Two new wind farms to be built off Polish coast

Gdynia port. Credit: Wojtek Jakubowski /Fotokombinat
Gdynia port. Credit: Wojtek Jakubowski /Fotokombinat

Polish state-owned energy company PGE Baltica has presented an update to its proposals to build two wind farms in the Baltic Sea at the Maritime Economy Forum.

Work on the wind farms, which will generate 2.5 GW of power combined, is due to start in 2022 and be installed by 2035. The proposed farms are situated 20 km from the Polish coastline and are expected to create maintenance work for 25 years with the first electricity coming online from 2025–26.

With 9 m/s average wind speed, the Baltic provides a good location for the farms, Radoslaw Pachecki from PGE said. He added that while the Atlantic was only being developed as a location for wind farms – owing to unknowns such as water depths and wave behaviour, the Baltic will rank second in terms of offshore wind production in the future with a capacity of 12 GW, surpassed by the North Sea locations. Pachecki said that in 2030, 4.6 GW will be generated in the Baltic, and 10 GW will be generated by 2040.  This translates to being able to supply a quarter of Poland’s projected total power consumption by offshore wind.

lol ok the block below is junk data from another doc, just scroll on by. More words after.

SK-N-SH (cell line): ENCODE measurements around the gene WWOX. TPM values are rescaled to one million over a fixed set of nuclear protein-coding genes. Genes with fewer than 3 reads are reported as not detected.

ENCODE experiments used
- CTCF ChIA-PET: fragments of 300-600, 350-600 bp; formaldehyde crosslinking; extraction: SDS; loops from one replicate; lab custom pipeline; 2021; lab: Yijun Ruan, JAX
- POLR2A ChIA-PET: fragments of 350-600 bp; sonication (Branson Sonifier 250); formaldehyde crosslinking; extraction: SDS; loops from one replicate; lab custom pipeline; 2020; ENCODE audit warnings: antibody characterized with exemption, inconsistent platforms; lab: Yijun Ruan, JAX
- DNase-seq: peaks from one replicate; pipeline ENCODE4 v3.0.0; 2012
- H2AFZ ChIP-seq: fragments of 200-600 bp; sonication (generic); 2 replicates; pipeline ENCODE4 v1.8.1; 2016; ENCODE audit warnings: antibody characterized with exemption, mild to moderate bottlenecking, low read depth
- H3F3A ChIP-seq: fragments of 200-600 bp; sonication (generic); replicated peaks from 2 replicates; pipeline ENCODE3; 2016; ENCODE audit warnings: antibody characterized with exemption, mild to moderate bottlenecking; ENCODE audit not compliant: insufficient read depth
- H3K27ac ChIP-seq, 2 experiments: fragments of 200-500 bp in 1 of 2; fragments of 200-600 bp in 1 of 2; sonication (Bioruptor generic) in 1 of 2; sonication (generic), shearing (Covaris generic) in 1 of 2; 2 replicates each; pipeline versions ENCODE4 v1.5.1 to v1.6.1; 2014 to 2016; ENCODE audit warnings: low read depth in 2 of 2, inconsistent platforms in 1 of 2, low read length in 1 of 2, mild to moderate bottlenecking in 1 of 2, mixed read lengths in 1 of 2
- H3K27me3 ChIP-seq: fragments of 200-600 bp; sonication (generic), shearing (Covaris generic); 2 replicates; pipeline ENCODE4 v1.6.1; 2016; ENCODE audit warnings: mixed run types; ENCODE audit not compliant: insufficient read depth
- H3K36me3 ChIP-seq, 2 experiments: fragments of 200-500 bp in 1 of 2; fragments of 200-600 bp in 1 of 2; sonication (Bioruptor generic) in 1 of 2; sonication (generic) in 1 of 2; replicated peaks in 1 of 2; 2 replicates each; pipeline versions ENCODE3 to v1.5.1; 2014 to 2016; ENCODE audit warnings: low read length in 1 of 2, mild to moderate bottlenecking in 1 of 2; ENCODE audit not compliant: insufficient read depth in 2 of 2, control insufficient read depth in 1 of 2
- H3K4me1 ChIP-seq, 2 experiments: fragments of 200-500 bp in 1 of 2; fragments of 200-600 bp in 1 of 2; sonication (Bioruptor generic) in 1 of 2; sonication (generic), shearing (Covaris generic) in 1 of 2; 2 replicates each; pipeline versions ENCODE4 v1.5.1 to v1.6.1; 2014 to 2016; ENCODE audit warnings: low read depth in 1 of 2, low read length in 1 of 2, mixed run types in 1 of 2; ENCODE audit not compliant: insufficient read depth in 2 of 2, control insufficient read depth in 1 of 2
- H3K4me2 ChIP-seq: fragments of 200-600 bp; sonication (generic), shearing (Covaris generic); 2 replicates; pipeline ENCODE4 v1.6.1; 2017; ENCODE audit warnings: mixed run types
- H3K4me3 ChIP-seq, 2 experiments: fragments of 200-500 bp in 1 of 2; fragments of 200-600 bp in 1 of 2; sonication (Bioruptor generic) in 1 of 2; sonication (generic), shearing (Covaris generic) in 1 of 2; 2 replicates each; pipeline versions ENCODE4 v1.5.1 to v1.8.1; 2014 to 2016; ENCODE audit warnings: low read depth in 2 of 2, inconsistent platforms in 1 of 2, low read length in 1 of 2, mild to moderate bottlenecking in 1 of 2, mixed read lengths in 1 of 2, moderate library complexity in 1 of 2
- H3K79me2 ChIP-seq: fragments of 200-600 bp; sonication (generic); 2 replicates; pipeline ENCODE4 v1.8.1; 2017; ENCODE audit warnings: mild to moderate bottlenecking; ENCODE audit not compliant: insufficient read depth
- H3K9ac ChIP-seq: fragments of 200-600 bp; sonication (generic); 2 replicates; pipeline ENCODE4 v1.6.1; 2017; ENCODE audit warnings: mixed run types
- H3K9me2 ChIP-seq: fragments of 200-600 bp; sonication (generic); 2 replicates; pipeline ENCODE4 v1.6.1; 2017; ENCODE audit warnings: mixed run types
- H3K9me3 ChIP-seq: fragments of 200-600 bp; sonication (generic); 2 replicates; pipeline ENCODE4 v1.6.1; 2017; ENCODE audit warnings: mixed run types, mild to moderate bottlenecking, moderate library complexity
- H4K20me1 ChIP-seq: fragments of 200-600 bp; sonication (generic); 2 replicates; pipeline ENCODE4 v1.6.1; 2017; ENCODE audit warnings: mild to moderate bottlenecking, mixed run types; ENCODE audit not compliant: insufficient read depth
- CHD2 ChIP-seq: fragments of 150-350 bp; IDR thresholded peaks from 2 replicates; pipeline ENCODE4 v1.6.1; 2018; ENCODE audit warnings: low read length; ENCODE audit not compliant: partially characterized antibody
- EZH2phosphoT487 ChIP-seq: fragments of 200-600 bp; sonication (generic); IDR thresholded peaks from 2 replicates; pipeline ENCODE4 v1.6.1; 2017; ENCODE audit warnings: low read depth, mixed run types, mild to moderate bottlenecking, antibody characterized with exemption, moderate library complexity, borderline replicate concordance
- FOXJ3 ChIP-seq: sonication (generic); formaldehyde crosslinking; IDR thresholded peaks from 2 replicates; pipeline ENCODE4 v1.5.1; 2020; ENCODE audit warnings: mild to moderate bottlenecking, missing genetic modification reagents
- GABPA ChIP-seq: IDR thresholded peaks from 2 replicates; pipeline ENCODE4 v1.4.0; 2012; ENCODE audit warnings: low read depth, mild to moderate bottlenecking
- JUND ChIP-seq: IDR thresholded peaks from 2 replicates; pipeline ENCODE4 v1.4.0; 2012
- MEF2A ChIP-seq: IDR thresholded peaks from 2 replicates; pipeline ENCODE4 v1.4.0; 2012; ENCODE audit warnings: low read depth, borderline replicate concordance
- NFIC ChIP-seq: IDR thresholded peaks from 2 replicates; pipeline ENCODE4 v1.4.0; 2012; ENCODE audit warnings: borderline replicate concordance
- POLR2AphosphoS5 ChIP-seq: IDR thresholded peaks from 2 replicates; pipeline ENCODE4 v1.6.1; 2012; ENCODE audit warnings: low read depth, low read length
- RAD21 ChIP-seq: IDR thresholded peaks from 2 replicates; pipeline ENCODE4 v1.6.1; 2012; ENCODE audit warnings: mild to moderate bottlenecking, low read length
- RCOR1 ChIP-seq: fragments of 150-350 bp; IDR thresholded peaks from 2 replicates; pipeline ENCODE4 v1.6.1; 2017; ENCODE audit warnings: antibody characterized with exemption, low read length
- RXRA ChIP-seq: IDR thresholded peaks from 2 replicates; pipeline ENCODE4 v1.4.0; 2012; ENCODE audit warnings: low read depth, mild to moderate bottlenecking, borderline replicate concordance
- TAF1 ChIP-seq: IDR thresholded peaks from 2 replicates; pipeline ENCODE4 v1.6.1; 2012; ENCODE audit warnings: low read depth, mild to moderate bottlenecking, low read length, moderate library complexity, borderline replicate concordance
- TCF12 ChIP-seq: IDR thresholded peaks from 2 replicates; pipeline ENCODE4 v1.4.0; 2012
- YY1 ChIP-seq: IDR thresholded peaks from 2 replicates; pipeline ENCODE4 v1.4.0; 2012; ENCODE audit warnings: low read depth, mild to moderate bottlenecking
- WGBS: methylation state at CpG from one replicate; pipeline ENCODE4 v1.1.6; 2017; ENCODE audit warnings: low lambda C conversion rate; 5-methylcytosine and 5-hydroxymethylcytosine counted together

Wojciech Szczurek, the mayor of Gdynia said, “Poland’s current energy demand is 41 GW and growing,” he said. “But coal is not the future and it is estimated that by 2035 it will be necessary to close down 20 gigawatts of aging coal power stations in Poland. As a result, there is a massive responsibility to make the Baltic wind farm happen.”

To help support the Baltic wind farm project, two of the prime organisations leading Poland’s offshore sector have signed an agreement as part of the forum. The Polish Offshore Wind Energy Society and the Polish Maritime Technology Forum partnership will encourage knowledge exchange and co-operation between a wide range of businesses and stakeholders in the offshore and maritime sector.

The presentation by PGE Baltica at the forum comes after key stakeholders – the Port of Gdynia, Kosakowo commune, the city of Rumia, and the city of Gdynia – announced plans to work together to support the construction of the Baltic wind farms. The partners signed a letter of intent in August examining the need for port and industrial services infrastructure on land to support the project.